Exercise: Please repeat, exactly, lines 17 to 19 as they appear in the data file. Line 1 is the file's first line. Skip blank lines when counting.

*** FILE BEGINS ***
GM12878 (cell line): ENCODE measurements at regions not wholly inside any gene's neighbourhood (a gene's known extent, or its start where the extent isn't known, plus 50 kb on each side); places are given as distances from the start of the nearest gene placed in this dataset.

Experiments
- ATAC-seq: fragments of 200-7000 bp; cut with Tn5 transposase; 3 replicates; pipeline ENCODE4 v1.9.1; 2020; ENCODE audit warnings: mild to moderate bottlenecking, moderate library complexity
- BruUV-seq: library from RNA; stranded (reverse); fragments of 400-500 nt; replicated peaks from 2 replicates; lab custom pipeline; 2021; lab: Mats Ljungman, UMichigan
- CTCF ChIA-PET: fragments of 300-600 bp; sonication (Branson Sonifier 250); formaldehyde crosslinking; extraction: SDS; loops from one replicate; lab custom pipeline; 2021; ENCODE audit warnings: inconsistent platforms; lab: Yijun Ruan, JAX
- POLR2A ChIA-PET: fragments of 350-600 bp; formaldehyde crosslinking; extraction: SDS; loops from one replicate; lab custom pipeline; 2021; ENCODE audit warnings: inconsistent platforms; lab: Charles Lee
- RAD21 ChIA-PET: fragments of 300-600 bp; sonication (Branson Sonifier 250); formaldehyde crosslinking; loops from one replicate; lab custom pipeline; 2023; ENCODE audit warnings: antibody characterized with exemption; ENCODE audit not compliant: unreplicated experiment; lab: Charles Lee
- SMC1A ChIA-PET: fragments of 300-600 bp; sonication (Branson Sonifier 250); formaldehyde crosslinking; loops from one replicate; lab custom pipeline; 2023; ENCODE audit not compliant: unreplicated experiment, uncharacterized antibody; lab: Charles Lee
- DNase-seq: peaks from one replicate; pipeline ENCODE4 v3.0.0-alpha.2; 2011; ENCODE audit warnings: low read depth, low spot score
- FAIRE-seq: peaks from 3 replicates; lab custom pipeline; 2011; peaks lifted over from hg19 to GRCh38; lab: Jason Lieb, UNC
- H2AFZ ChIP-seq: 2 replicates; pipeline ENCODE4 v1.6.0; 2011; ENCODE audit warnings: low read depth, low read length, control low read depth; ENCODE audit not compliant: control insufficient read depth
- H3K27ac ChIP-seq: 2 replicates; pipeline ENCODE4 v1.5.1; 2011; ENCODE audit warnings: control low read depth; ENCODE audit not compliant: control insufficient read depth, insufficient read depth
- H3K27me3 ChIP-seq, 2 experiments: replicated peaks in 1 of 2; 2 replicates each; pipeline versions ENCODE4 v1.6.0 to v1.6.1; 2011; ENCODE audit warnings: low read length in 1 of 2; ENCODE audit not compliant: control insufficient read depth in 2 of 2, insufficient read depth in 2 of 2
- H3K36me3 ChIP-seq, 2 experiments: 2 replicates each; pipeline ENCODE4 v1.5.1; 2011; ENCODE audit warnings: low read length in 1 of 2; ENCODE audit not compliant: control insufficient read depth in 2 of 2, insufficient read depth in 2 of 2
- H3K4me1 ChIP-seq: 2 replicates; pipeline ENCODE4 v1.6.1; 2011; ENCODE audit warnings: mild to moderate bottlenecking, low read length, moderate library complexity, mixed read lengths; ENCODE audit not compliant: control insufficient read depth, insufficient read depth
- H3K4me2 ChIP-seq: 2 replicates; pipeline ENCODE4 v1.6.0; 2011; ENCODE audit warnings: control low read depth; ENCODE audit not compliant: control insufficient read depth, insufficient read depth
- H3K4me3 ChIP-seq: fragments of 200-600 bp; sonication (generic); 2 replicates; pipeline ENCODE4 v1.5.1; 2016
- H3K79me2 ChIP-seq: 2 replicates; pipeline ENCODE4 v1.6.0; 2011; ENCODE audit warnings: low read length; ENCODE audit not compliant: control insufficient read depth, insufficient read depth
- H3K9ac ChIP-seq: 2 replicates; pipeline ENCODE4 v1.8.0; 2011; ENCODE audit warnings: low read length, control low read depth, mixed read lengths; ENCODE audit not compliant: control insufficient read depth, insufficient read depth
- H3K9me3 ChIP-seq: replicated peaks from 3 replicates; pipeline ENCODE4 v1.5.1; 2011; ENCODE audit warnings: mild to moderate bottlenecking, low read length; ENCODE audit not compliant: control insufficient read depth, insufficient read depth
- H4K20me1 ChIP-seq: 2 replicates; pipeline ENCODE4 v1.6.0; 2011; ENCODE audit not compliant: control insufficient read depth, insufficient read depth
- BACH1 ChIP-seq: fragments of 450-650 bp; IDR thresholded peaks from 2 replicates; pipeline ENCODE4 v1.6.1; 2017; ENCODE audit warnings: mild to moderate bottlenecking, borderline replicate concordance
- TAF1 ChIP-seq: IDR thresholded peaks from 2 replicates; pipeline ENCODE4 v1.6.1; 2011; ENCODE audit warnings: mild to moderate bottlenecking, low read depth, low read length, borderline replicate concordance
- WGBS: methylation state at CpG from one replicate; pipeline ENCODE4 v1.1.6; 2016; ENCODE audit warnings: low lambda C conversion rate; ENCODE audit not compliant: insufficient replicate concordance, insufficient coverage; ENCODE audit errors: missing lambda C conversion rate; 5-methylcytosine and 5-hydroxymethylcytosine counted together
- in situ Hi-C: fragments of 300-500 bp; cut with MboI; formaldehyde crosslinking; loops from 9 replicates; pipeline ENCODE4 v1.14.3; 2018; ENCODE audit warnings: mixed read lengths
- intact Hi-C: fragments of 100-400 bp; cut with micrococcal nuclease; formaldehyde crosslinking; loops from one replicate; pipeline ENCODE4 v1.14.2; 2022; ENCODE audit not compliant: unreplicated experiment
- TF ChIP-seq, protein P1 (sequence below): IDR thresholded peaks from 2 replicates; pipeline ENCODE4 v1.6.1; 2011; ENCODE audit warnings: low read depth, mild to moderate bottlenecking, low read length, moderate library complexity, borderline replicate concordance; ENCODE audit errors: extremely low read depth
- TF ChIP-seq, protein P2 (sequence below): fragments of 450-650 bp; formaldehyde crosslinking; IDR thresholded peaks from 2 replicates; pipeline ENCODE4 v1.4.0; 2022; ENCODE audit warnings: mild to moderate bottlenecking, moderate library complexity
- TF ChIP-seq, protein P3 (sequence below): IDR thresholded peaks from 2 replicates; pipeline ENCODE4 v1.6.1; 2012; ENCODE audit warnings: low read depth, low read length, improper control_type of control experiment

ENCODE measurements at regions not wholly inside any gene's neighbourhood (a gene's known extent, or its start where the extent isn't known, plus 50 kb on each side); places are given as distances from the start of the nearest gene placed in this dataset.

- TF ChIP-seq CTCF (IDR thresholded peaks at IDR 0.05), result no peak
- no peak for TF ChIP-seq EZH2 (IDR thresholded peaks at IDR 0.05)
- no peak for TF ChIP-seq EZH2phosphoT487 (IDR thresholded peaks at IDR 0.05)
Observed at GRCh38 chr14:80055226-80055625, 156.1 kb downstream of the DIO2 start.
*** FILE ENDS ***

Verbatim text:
- H3K4me3 ChIP-seq: fragments of 200-600 bp; sonication (generic); 2 replicates; pipeline ENCODE4 v1.5.1; 2016
- H3K79me2 ChIP-seq: 2 replicates; pipeline ENCODE4 v1.6.0; 2011; ENCODE audit warnings: low read length; ENCODE audit not compliant: control insufficient read depth, insufficient read depth
- H3K9ac ChIP-seq: 2 replicates; pipeline ENCODE4 v1.8.0; 2011; ENCODE audit warnings: low read length, control low read depth, mixed read lengths; ENCODE audit not compliant: control insufficient read depth, insufficient read depth